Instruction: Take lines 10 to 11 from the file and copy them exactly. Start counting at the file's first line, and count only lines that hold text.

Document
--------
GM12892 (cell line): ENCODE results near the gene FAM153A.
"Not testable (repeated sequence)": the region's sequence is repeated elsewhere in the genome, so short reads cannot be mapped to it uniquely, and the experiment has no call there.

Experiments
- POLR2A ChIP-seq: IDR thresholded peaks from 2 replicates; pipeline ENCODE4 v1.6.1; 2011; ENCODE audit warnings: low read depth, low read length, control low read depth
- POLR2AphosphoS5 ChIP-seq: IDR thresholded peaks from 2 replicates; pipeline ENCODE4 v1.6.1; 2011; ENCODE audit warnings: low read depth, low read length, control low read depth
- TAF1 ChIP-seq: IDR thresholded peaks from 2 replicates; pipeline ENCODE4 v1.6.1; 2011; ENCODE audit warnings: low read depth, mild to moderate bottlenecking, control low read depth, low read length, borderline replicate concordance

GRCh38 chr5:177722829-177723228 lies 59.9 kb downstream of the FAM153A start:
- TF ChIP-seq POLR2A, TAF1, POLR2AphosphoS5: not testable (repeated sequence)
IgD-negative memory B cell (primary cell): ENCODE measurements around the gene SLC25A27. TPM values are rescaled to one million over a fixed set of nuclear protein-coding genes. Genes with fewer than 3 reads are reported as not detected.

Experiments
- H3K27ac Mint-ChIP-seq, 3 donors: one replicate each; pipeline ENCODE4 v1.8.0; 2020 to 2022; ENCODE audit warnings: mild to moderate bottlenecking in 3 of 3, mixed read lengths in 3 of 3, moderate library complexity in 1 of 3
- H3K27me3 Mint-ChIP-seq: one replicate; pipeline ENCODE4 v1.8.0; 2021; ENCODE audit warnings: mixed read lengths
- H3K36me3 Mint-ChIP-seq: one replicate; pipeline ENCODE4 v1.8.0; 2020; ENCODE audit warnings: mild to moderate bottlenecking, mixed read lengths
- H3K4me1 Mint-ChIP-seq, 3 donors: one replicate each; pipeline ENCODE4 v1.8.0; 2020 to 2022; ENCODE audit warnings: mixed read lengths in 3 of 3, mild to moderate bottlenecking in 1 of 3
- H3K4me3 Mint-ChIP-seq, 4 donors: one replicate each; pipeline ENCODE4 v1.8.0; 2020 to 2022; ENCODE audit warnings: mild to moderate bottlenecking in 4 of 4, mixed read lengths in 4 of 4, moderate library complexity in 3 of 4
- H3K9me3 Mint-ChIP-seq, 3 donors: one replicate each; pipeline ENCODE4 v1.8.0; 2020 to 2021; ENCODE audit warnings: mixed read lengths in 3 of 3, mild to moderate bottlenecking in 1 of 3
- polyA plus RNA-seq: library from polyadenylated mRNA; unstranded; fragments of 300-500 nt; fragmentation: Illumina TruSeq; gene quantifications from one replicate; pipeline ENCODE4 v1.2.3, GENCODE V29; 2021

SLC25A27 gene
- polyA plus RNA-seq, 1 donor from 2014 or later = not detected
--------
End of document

Experiments
- H3K27ac Mint-ChIP-seq, 3 donors: one replicate each; pipeline ENCODE4 v1.8.0; 2020 to 2022; ENCODE audit warnings: mild to moderate bottlenecking in 3 of 3, mixed read lengths in 3 of 3, moderate library complexity in 1 of 3